His Will, proved 1429,51 refers to him as a merchant and shows his strong connection to St Leonards Hospital. Robert mentioned no wife or children in his will, but this does not mean that he had none. He was probably a widower. Robert junior, also a Draper and a freeman of York, was very possibly his son, and he may have had others.

The Black Death hit the city 5 times between 1349 and 1378 and Robert would have witnessed its horrors.52

15. Richard Chaplain 1393

Sir John Fairfax, Rector of Prestcote, bequeathed 20s to Sir Richard Broket: “lego domino Ricardo Broket capellano xxs“.53 ‘Dominus’ meaning ‘Sir’ or ‘Lord’ was the honorific title of an ordained priest. On 21 April 1405 Richard Broket Priest was instituted as Vicar of Rillington, c 20 miles NE of York.54 It is possible that Richard was a brother of Thomas, and/or Robert and possibly Nicholas.

16. Thomas 1393

Thomas became Lord of Southwood manor in Appleton near York through the right of his wife, Dionisia Sampson, whom he had married by 1393. He might have been the son of Thomas above and was recorded working with Nicholas in 1399.

17. John Broket of Stickney, Lincolnshire 1396

The Abbot of Revesby made a plea for the fourth time against John Broket of Styknay at the court of Common Pleas held at Westminster in the Easter term in the 19th year of the reign of King Richard II. According to the Abbot’s plea John Broket had forcibly imprisoned and ill-treated his servant John Stykford for a lengthy period and had not come to defend himself. The court ordered the sheriff of Lincolnshire to distrain John and bring him to court on 11 June 1396:    Read More

Mainperners were honest men who would pledge that the defendant would appear. If did not appear, the mainpernors would be ‘in mercy’, i.e. fined.

Just over a century earlier in 1277 James Broket had been recorded paying rent to the same Abbey of Revesby. John was most probably related to him.

18. Robert of York junior 1397/8

Robert Broket gained the freedom of the City of York in 1397/8.55 Probably son of Draper Robert, Robert junior went on to take charge of the subsidy and alnage of cloths for sale in Lyndesey, Lincolnshire.

Page Last Updated: October 6, 2018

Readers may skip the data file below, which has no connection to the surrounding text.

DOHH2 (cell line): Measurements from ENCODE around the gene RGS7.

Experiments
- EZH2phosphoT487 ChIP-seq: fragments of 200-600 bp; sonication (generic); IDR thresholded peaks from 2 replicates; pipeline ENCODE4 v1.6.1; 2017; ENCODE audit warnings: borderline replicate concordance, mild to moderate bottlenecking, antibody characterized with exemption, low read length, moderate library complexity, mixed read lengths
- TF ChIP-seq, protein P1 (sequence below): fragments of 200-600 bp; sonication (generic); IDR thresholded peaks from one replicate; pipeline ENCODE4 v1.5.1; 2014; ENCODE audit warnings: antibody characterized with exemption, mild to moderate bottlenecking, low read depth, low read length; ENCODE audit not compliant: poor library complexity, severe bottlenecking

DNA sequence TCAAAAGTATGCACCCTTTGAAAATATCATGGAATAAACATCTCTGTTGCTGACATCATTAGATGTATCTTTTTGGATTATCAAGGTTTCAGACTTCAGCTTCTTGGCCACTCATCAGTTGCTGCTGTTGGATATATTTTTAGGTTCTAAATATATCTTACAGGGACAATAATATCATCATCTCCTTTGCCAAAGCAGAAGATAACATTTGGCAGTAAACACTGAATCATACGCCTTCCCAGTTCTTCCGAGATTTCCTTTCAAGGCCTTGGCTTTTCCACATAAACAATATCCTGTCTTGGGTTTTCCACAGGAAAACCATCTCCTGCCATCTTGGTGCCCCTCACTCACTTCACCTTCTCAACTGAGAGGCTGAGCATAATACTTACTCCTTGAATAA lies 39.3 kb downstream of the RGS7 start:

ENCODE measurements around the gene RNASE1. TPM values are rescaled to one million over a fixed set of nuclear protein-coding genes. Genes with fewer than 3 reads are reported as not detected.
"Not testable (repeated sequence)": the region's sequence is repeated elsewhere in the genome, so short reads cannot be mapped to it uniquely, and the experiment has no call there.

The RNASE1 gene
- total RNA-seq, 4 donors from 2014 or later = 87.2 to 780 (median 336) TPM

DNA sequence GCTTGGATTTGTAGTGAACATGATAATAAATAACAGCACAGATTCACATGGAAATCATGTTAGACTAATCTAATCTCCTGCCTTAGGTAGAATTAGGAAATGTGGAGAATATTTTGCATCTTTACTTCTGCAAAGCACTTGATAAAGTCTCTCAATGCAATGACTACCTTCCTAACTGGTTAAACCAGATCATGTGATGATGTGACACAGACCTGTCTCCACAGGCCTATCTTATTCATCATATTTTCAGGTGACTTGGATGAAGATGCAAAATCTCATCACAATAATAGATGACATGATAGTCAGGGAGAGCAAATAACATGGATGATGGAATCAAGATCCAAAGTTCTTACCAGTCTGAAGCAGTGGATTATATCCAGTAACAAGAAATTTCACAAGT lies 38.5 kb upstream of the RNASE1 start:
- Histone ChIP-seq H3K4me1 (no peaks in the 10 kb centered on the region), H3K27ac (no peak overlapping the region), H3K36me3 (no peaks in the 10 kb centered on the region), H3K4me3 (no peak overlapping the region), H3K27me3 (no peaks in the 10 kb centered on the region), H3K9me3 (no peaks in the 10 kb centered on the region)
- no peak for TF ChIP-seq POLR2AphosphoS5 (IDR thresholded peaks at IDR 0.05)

For full bibliographical details please see the sections Publications or Glossary.


[1] YASRS 1897 vol 21 pp 59-60

[2] M J Harrison 2000 pp 7-10, 273

[3] Turton 1897 p 25

[4] YASRS 1894 vol 16

[5] Thanks to Marjorie Harrison for these references.

[6] Brown 1913 p 81.

[7] Brown 1913 p 83.

[8] TH DLT/A42 8b.

[9] M J Harrison 2000 p 273; Brown 1913 p 82

[10] M J Harrison 2000 p 273.

[11] Communication from Marjorie Harrison, historian of the Ainsty.

[12] Russell 1955 p 8

[13] Calendar, pp 459, 465, 484, 492-3; Foedera, vol 3, pt 1, pp 19-20, 22, 25-7; Syllabus, I, 339: 16 August 1344

[14] Dipl Doc 1717, 1718

[15] Lists and Indexes: Incoming Diplomatic, vol 49, p 13

[16] Estow 1995 p 11

[17] He was Fernan Sanchez de Valledolid, one of Alfonso XI’s principal counsellors (Linehan 2002 p 126).

[18] Rosell 1919 p 235-7

[19] Linehan 2002 item VII

[20] del Rivero 1942

[21] Edited by E Gonzalez Crespo (Madrid 1985); information from Dr P Linehan 2003.

[22] Chaplais 2003 p 183

[23] e.g. O’Gilvy 1856 vol 2 pp 54-68

[24] H Andrews 1927 p 401

[25] DNB vol 20 pp 287

[26] TH DLT/1942 10c, 11c, e & f. Thanks to Marjorie Harrison for these references.

[27] Calendar of Close Rolls 1354-60 p 321 line 3

[28] Ward 1983 and 1991

[29] Razi 1986 pp 147-8

[30] Thanks to Marjorie Harrison for these references.

[31] TH DLT/A42 14a.

[32] TH DLT/A42 14c.

[33] TH DLT/A42 14e.

[34] TH DLT/A41 15e.

[35] M J Harrison 2000 p 257

[36] Cal Inq 15 p 352

[37] Swanson 1985 p 25

[38] BLARS Fasti/1/Rox

[39] No date

[40] BLARS Fasti/1/KemAllS

[41] BLARS Fasti/4/Els

[42] Jurkowski et al 1998 p 58f

[43] YATARS 1882 vol 6 p 337 & vol 7 pp 10, 157, 176-7

[44] Raftis 1964 pp 167, 208

[45] Pollard 1990 p 126-7

[46] Reaney 1995 p xlvi

[47] Cal Inq 15 p 352

[48] Register of the Freeman 1897 p 90

[49] Palliser 1979 pp 151, 163

[50] Kermode App 4 ‘Merchant Biographies’

[51] York Minster Library M2/6e f 27r

[52] VCH City of York p 85

[53] J Raine et al 1836- vol 1 p 189

[54] Swanson 1981 p 69

[55] Register of the Freeman 1897 p 99